The Associated Press Stylebook (2018) has the following entry on "Quotations" under News Values on p.520:
Quotes must not be taken out of context. We do not alter quotations, even to correct grammatical errors or word usage. If a quotation is flawed because of grammar or lack of clarity, it may be paraphrased in a way that is completely true to the original quote. If a quote's meaning is too murky to be paraphrased accurately, it should not be used. Ellipses should be used rarely and must not alter the speaker's meaning.
So the journalist could paraphrase or omit the quote if they are unsure. Otherwise, they can leave it unaltered. Then, a paragraph later,
Use of regional dialects with nonstandard spellings should generally be limited to a writer's effort to convey a special tone or sense of place. In this case, as in interviews with a people not speaking their native language, it is especially important that their ideas be accurately conveyed. Always, we must be careful not to mock the people we quote.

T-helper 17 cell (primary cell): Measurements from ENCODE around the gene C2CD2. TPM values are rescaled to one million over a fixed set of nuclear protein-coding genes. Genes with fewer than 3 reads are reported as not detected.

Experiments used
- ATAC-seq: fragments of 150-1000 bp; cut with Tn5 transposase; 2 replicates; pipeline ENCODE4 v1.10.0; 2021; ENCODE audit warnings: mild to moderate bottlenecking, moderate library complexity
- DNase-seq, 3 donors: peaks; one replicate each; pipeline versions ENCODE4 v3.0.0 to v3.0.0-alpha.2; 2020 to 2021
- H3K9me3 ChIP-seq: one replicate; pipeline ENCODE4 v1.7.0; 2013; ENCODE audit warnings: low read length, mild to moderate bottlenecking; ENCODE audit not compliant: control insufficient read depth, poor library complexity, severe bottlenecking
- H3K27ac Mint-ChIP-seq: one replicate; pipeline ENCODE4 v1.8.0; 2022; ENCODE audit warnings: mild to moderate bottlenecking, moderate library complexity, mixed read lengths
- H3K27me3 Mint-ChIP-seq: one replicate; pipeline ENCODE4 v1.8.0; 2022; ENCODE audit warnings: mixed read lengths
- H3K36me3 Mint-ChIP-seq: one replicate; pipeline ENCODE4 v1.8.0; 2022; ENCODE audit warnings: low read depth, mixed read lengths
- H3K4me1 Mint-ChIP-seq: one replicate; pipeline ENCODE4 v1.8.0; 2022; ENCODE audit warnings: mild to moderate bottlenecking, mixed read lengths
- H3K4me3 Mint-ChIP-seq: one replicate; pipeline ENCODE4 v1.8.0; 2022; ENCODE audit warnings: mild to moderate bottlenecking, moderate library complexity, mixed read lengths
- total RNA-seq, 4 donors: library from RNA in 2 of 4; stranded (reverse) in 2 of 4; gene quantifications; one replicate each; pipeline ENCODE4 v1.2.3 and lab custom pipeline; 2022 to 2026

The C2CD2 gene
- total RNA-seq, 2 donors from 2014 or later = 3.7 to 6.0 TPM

The latter paragraph allows for slight wiggle room to represent an expression with "nonstandard spelling" in standard spelling. If "gotta" is equivalent to "got to," and "gonna" is equivalent to "going to," adjusting the spelling is allowed, but further alteration for grammar ("have got to" instead of "got to") isn't. Meanwhile, if gotta is important to capture the "tone or sense of place," use it unchanged.
So the possible responses of an AP writer would be to paraphrase the response and avoid the issue entirely, leave it unaltered (gotta), or adjust only the literal spelling to an obvious standard version (got to).